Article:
Posts

Why You Need A Niche: Advice for Up-and-Coming Businesses

Ever heard of the saying “jack of all trades, but master of none”? It’s the concept that people that dabble in lots of things never actually become specialists of anything. This is an important saying to keep in mind when building an online business because someone who is intending to start out as a ‘jack of all trades’, providing 101 different products or services, will likely find themselves on a treacherous and rocky road.

Beginning an online business with a clearer focus about what you are going to provide is a much more effective way of going about it. This focus will naturally mean your product or service appeals to a small or highly specific portion of the population. This is called having a niche.

Choosing a niche is going to make the process of building a successful business easier and faster. This is due to the fact that having a niche allows you to focus your entire attention on a single area of expertise. If you’re concentrating all of your efforts on providing this one thing, your product or service will likely have a higher quality; this is desirable and will increase demand. A niche does not only allow you to specialise, it ensures you aren’t stretching your limited resources thin by trying to cover too much ground.

An example of how niches are crucial can be understood if you imagine someone is starting up a catering company and decides they will provide all forms of catering, including all of the different cuisines and ranges (from high-end to casual dining). This person is opening themselves up to a huge variety of services. This will require increased resources to account for the many different recipes and their ingredients and would likely drain their time as they try to accommodate such variety. This is not sustainable or profitable for new small businesses.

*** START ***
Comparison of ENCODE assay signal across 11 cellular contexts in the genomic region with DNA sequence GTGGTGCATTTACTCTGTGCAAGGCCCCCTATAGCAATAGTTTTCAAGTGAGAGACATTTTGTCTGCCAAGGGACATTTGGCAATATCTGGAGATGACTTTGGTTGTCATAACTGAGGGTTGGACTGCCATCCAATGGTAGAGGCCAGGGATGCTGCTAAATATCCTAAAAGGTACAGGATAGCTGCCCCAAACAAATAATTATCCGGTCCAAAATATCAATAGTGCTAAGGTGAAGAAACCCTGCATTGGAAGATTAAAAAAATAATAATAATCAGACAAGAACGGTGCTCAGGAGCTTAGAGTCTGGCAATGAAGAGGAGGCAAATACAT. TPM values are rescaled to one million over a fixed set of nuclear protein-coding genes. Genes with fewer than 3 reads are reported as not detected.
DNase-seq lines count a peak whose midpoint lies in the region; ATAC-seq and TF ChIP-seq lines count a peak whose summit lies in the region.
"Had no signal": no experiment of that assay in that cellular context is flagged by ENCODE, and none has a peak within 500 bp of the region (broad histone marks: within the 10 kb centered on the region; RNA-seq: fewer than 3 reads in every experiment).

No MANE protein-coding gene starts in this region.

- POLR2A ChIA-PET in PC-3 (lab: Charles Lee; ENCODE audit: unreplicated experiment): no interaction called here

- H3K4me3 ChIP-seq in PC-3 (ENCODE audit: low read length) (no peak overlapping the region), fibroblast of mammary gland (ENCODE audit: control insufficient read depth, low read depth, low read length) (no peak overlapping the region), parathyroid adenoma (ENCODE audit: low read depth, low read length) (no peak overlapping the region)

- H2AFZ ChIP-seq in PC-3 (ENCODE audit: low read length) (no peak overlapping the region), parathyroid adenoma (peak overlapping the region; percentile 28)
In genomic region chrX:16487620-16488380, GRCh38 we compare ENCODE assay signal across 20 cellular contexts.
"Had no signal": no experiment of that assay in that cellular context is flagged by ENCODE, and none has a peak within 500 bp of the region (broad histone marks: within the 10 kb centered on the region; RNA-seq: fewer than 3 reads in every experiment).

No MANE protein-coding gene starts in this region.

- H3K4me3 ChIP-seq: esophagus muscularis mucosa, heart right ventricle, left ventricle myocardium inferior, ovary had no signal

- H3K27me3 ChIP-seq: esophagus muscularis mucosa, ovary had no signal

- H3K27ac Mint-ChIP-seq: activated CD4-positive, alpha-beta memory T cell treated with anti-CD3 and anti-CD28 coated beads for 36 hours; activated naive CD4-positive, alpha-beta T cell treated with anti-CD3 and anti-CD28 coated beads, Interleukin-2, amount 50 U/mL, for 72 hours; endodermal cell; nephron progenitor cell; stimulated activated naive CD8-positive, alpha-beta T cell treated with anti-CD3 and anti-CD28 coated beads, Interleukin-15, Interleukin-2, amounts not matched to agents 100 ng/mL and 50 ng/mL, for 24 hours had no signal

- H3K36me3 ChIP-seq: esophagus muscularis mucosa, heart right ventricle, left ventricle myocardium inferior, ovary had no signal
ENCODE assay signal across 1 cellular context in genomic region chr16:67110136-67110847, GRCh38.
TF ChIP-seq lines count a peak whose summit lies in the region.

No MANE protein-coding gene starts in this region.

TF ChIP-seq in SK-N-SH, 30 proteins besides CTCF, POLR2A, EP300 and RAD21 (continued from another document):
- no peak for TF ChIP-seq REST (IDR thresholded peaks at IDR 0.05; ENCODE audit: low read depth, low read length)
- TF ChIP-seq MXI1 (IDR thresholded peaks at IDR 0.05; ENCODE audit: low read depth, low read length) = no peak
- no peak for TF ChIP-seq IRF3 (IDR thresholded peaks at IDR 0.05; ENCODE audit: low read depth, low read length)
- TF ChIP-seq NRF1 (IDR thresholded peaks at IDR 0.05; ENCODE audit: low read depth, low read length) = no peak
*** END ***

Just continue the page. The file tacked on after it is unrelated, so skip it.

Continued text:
Alternatively, if this catering company chose to only provide gourmet platter food or only provide woodfired pizzas, they have narrowed their target market down massively but have greater chances of gaining a stable place in this market over time by focusing their resources and specialising.

Having a niche is also shown to make your business more searchable online. Trying to advertise and perform search engine optimisation for dozens of different products or services becomes ten-times harder as you have to put all those different products in front of the right customers. The wide range of keywords you will have to target in your organic SEO will mean the process of getting customers to find your website through search results will be significantly slowed and thus, revenue will also be slowed. The only way to overcome this slowed pace is by resorting to paid advertising or by appointing more employees to the task which will demand a larger budget and use of valuable resources.

If you need any more reasons why selecting a niche for your business is a good idea, consider that a niche will simplifyyour marketing strategies going forward by giving you a clear message about features, benefits and purpose. Basically, it makes all the tedious processes of building awareness, interest and conversions for your business that little bit easier.

If this is all sounding rather depressing and like I’m knocking down all the product ideas you had for your new online business, don’t fret. You can expand your niche once you have an established place in the market. In fact, here’s a very extreme example of someone doing this:

A young girl named Jojo Siwa was on a reality TV show and was known for always wearing a huge bow in her hair. Upon leaving the reality show she released a line of eccentric bows which became a worldwide hit. Once she had an established place in the market, revenue and interested customers due to her bows, she began to expand her products to clothing, lunch boxes, perfume, bedspreads and backpacks (to name a few). She started with an incredibly specific niche which became an empire.

Overall, having a specific focus for your business, especially at the beginning, is an excellent idea. You are able to build expert status more quickly which in turn speeds up the process of gaining interested customers who are willing to trust and try your service or product. This is how you can begin building yourself a business with an interested market of paying customers.

It’s Time to Get Savvy: An Introduction to Email Marketing